Whether you are a new family joining the Day School or a returning family and your child has just transitioned to a different classroom, the beginning of a new school year is often full of mixed emotions. Change, and all that comes with it, is tough stuff even for the most resilient adult! If your child is crying, clinging to you, or generally breaks your heart each morning at drop-off, be assured that this is a normal phase and you are not alone. Your child is experiencing separation anxiety. Young children experience their world through emotions and relationships, and transitions like this temporarily rock their world... and yours!
The following tips will help you reduce separation anxiety as you navigate this season:
Avoid being in a rush. To reduce stress for everyone, allow plenty of time to get ready at home and for traffic, parking, and arrival at school. Children take their cues from you.
Be positive. Your child can sense your emotions. Be aware of your own level of anxiety about separating from your child and take time to care for yourself; prayer, meditation, calming music, and deep breathing help bring calm and sense of peace. A calm, confident attitude will help reassure your little one that everything will be okay.
Develop a goodbye ritual. Rituals are reassuring and can be as simple as coming in the same door, greeting the teachers and other children, waving through a window, or blowing a goodbye kiss. Predictability breeds comfort.
Be consistent and try not to give in. Reassure your child that he or she will be just fine. Setting limits will help the adjustment to separation. Once you leave, don’t come back. He may cry for a while, but this is your child’s opportunity to bond with teachers. It usually only takes a few minutes for the crying to subside.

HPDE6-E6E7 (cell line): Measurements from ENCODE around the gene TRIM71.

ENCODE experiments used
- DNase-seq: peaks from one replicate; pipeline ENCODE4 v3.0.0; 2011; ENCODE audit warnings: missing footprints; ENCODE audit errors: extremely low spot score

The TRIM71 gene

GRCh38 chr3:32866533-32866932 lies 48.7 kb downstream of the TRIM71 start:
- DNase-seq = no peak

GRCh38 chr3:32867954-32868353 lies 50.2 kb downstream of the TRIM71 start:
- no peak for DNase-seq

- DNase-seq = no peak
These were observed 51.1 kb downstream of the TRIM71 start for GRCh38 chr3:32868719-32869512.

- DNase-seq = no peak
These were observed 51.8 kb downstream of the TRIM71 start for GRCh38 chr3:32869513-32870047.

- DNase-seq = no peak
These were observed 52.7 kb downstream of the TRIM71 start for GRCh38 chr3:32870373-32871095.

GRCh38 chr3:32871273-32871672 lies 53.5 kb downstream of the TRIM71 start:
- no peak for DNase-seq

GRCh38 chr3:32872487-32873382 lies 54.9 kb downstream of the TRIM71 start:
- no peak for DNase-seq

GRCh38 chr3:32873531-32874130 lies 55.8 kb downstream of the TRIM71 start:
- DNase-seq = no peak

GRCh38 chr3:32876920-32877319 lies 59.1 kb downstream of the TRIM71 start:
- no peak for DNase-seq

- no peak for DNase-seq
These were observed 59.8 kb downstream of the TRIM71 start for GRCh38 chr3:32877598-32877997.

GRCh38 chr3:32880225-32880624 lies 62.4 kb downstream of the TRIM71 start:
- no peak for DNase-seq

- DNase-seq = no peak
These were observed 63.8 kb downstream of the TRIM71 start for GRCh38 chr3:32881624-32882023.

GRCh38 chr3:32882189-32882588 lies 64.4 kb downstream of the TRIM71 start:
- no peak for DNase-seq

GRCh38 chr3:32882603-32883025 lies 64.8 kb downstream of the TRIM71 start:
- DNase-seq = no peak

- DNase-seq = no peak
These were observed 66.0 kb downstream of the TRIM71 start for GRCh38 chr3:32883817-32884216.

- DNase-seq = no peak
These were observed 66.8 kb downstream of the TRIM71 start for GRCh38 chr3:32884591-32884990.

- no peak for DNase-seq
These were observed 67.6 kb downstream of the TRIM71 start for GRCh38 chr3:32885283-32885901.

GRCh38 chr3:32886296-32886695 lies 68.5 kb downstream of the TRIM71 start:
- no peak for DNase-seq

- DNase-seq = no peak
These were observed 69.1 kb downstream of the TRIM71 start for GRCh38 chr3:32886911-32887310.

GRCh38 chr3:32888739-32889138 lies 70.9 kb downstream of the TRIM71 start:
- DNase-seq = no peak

Keep it short and sweet. Hug and kiss your child goodbye, say “I love you and will be back”, and then go. Your child understands that you will be leaving soon, so lingering only delays the separation and creates confusion and anxiety for your child. This part is hardest on the parent, as your child will be loved on and comforted by teachers and will quickly become distracted by friends, fun, and learning.
How may we serve you? Depending on your child’s age, separation anxiety may be brief, may last a few weeks, and may come and go. We know it is hard being a parent and leaving your little child in the arms of someone new. We know exactly how you feel because we’ve been there, most of us personally, and all of us professionally. So if you are still worried when you get home, or to work, please call. Most of the time, the tears have dried and your child has joined in an activity before you have even exited the building. Please let us know how you are doing and let us know how we may help. We are here to support you as well as your child!